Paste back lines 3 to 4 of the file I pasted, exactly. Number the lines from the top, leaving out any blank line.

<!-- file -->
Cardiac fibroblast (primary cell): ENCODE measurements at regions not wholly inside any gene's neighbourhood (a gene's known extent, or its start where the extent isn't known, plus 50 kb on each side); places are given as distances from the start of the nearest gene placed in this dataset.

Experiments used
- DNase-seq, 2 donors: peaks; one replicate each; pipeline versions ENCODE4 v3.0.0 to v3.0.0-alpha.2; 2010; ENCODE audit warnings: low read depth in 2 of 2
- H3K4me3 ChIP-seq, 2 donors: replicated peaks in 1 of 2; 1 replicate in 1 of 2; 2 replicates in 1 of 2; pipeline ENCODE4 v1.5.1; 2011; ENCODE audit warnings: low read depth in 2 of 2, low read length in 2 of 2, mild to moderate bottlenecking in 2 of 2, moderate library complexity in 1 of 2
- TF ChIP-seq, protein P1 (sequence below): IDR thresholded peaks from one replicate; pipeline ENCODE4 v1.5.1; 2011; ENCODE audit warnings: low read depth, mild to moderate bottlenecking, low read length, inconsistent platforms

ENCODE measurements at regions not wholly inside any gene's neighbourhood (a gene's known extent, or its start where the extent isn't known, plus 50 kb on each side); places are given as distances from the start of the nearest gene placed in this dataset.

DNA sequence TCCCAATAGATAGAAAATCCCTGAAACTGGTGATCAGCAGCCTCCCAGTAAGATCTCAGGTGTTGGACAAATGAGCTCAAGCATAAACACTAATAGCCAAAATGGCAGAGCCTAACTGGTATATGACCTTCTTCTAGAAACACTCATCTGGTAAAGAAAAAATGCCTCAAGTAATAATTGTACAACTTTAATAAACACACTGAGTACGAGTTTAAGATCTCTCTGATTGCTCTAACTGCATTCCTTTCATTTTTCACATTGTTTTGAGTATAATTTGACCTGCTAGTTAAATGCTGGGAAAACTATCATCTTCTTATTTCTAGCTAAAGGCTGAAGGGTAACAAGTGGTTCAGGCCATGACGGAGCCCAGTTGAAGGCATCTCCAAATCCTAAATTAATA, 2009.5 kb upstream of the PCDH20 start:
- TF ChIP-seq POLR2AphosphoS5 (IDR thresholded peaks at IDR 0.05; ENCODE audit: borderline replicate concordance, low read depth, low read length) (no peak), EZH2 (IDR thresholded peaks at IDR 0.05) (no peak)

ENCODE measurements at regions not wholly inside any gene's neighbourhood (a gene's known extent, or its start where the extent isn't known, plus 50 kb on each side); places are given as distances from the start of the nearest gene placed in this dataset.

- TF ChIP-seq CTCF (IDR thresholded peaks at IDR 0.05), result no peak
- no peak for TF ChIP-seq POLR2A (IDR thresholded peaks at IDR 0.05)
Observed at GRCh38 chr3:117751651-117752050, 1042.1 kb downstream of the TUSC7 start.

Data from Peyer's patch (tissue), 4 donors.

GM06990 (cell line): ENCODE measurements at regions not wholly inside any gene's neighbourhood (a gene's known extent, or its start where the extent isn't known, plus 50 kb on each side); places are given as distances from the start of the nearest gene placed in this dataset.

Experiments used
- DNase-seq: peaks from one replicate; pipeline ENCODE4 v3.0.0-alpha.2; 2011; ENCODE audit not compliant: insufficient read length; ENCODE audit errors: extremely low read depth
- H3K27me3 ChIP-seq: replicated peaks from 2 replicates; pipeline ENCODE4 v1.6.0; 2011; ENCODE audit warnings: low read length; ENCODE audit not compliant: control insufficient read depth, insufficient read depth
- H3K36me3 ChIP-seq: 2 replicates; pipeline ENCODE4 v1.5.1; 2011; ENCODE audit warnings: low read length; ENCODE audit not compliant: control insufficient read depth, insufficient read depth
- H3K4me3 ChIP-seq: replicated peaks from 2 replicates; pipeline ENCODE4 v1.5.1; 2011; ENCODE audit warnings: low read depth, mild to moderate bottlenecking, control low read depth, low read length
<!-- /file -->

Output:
- DNase-seq, 2 donors: peaks; one replicate each; pipeline versions ENCODE4 v3.0.0 to v3.0.0-alpha.2; 2010; ENCODE audit warnings: low read depth in 2 of 2
- H3K4me3 ChIP-seq, 2 donors: replicated peaks in 1 of 2; 1 replicate in 1 of 2; 2 replicates in 1 of 2; pipeline ENCODE4 v1.5.1; 2011; ENCODE audit warnings: low read depth in 2 of 2, low read length in 2 of 2, mild to moderate bottlenecking in 2 of 2, moderate library complexity in 1 of 2